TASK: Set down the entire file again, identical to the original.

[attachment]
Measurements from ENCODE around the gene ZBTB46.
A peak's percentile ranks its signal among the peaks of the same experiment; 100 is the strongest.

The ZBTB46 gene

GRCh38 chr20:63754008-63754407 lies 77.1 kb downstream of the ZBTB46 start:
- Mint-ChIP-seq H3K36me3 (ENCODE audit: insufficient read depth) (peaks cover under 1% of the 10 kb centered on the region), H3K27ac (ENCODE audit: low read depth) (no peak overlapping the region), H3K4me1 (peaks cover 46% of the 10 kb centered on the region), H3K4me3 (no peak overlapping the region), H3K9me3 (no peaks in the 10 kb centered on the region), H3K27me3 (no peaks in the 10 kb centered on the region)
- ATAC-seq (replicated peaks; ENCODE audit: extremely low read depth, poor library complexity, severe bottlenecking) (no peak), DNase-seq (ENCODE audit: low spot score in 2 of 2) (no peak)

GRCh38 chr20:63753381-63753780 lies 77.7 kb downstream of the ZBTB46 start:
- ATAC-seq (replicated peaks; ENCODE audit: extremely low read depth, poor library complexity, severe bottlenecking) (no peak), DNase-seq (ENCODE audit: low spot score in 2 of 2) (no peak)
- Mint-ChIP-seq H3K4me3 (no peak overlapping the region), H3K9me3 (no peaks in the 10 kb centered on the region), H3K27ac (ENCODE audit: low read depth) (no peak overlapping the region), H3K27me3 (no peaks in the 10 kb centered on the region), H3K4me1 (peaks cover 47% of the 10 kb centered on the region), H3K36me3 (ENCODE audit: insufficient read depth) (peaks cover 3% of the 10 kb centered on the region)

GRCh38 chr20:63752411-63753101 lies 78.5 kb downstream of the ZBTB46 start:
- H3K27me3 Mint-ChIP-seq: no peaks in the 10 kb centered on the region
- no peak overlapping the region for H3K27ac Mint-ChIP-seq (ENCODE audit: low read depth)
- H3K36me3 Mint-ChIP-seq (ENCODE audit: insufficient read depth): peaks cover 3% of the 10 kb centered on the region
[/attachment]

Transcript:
Measurements from ENCODE around the gene ZBTB46.
A peak's percentile ranks its signal among the peaks of the same experiment; 100 is the strongest.

The ZBTB46 gene

GRCh38 chr20:63754008-63754407 lies 77.1 kb downstream of the ZBTB46 start:
- Mint-ChIP-seq H3K36me3 (ENCODE audit: insufficient read depth) (peaks cover under 1% of the 10 kb centered on the region), H3K27ac (ENCODE audit: low read depth) (no peak overlapping the region), H3K4me1 (peaks cover 46% of the 10 kb centered on the region), H3K4me3 (no peak overlapping the region), H3K9me3 (no peaks in the 10 kb centered on the region), H3K27me3 (no peaks in the 10 kb centered on the region)
- ATAC-seq (replicated peaks; ENCODE audit: extremely low read depth, poor library complexity, severe bottlenecking) (no peak), DNase-seq (ENCODE audit: low spot score in 2 of 2) (no peak)

GRCh38 chr20:63753381-63753780 lies 77.7 kb downstream of the ZBTB46 start:
- ATAC-seq (replicated peaks; ENCODE audit: extremely low read depth, poor library complexity, severe bottlenecking) (no peak), DNase-seq (ENCODE audit: low spot score in 2 of 2) (no peak)
- Mint-ChIP-seq H3K4me3 (no peak overlapping the region), H3K9me3 (no peaks in the 10 kb centered on the region), H3K27ac (ENCODE audit: low read depth) (no peak overlapping the region), H3K27me3 (no peaks in the 10 kb centered on the region), H3K4me1 (peaks cover 47% of the 10 kb centered on the region), H3K36me3 (ENCODE audit: insufficient read depth) (peaks cover 3% of the 10 kb centered on the region)

GRCh38 chr20:63752411-63753101 lies 78.5 kb downstream of the ZBTB46 start:
- H3K27me3 Mint-ChIP-seq: no peaks in the 10 kb centered on the region
- no peak overlapping the region for H3K27ac Mint-ChIP-seq (ENCODE audit: low read depth)
- H3K36me3 Mint-ChIP-seq (ENCODE audit: insufficient read depth): peaks cover 3% of the 10 kb centered on the region